Post by: grahame on June 09, 2021, 08:07:00 pm
Looking at London, South East and South West, they all show a potential increase in constituencies. I'm sure the last review proposed an overall decrease.


Yep, 7 less in Wales, 2 less in Scotland, a couple more in the South West and a whole bunch more in the Home Counties. The number of MPs remains at 650, not cut to 600 as suggested at a previous review.


Title: Re: Boundary Commission - review of constituencies for 2023
Post by: paul7575 on June 11, 2021, 05:57:13 pm
Anyone got a quick explanation as to why Wales has historically had so many of the apparent excess of MPs, as compared to say Scotland? 

Is it just about gradual depopulation that no-one had accounted for over a long period?   ::)

Paul


Title: Re: Boundary Commission - review of constituencies for 2023
Post by: jamestheredengine on June 12, 2021, 12:48:24 pm
Anyone got a quick explanation as to why Wales has historically had so many of the apparent excess of MPs, as compared to say Scotland? 

Is it just about gradual depopulation that no-one had accounted for over a long period?   ::)

Paul
It's a combination of factors:
  • It's been easier for people to justify grossly undersized constituencies in parts of Scotland (which was mainly sorted in 2001) and Wales than it has been in England, because of a greater concentration of smaller counties (e.g. Powys having two small constituencies being less bad than one large one) and because of the greater ease at which special geographical considerations could be invoked (e.g. how Gwynedd ended up with tiny constituencies)
  • That each of the four Commissions worked out their own quota – the average electorate of a constituency that they would use to work out how many constituencies each county was entitled to – separately. This had two major effects: (1) the "ratchet effect", that undersized constituencies in one of the four constituent countries would drag down that country's average and cause its counties to be awarded extra constituencies at the next review (e.g. how Dyfed went from 4 constituencies to 5); and (2) that England's population growth relative to the rest of the UK would allow its constituencies to become generally oversized (and it's worth remembering it's that way round – constituencies started out at around 55,000 electors after the war)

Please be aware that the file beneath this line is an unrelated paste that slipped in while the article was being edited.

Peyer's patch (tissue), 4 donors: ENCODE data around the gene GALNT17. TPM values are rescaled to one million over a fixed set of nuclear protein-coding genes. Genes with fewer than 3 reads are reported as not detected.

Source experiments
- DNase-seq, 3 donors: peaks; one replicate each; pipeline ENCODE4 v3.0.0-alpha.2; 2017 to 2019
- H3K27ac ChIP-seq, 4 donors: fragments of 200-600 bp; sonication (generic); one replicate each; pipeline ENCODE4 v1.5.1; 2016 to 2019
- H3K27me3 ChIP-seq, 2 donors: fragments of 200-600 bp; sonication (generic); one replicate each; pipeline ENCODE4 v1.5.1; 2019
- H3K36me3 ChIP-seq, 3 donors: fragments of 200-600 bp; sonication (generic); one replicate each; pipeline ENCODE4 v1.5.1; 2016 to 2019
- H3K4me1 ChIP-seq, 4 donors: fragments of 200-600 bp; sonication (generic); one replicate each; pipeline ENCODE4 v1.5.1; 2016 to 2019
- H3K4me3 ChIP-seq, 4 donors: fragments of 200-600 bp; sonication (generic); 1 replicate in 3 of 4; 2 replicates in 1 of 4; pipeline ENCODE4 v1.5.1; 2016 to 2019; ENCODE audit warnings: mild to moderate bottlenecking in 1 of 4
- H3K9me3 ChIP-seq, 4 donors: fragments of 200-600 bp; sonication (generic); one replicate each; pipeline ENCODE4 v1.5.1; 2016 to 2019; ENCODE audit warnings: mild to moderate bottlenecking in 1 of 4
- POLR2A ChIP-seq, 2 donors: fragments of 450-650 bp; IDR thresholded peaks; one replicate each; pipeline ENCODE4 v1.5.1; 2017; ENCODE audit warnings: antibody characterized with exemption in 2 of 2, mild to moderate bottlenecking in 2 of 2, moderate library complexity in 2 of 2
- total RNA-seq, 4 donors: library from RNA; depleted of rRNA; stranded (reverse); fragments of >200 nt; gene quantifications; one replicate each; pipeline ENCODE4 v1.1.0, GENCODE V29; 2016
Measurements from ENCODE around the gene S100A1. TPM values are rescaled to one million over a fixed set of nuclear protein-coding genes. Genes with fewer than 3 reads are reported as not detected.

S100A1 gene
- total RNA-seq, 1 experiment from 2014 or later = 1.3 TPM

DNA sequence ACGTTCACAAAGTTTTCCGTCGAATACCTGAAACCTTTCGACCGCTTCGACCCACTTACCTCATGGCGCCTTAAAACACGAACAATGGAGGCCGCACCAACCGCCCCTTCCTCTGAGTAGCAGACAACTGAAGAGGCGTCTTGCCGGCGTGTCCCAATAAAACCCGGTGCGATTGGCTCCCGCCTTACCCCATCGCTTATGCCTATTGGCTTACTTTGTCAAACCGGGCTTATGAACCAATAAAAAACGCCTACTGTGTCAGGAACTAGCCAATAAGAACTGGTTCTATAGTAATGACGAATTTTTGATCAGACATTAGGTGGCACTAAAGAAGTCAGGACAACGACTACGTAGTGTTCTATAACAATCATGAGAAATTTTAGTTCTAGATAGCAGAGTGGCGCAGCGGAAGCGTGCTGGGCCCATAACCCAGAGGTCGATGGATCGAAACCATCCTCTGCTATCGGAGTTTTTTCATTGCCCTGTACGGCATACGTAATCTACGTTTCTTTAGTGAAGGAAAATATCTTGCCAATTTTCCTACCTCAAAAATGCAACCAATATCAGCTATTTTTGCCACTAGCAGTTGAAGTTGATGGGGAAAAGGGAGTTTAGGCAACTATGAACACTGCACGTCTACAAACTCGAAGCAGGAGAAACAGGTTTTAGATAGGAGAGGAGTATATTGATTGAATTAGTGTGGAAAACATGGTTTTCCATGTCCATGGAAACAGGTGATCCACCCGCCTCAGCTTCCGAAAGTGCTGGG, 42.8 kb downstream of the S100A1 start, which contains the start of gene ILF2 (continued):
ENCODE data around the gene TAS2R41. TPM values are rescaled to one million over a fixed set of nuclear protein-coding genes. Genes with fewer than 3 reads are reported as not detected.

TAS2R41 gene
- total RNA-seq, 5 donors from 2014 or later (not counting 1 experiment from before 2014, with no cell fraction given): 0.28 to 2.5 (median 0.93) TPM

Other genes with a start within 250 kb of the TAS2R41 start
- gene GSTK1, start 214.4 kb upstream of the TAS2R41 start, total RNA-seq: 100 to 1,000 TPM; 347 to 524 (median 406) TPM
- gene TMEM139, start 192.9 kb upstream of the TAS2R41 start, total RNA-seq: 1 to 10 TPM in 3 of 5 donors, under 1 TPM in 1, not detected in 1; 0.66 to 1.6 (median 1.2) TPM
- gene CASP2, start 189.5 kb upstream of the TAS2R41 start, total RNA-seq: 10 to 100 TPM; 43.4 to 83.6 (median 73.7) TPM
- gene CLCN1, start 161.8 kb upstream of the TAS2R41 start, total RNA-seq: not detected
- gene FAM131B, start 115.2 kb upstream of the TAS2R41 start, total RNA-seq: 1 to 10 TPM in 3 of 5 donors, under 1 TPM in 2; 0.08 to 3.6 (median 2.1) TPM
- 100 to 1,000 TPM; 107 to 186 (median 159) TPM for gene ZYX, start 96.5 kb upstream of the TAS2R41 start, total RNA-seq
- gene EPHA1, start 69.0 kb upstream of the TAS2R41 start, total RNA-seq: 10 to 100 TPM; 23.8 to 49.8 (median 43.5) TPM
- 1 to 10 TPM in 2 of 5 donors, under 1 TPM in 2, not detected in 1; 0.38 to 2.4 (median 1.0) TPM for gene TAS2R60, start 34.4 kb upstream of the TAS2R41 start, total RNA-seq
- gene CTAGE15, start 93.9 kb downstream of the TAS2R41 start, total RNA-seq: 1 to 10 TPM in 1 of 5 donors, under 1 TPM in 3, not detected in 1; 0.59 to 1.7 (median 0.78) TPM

• The English Commission made a conscious effort to apply the rule that there should be "not substantially more than 523" constituencies in England, becoming extremely reluctant to award counties extra constituencies (e.g. the Isle of Wight)


Title: Re: Boundary Commission - review of constituencies for 2023
Post by: REVUpminster on July 02, 2021, 06:57:22 am
(https://live.staticflickr.com/65535/51285402720_d0885d9eee_z.jpg) (https://flic.kr/p/2m8V6to)Totnes constituency (https://flic.kr/p/2m8V6to) by Robert (https://www.flickr.com/photos/revupminster/), on Flickr

The MP for Totnes has asked for a name change to South Devon as his constituency covers a vast area either side of the River Dart including Dartmouth, Kingsbridge and Salcombe and confusingly Brixham and South and West Paignton who think that as they come under Torbay Council they come under the Torbay MP.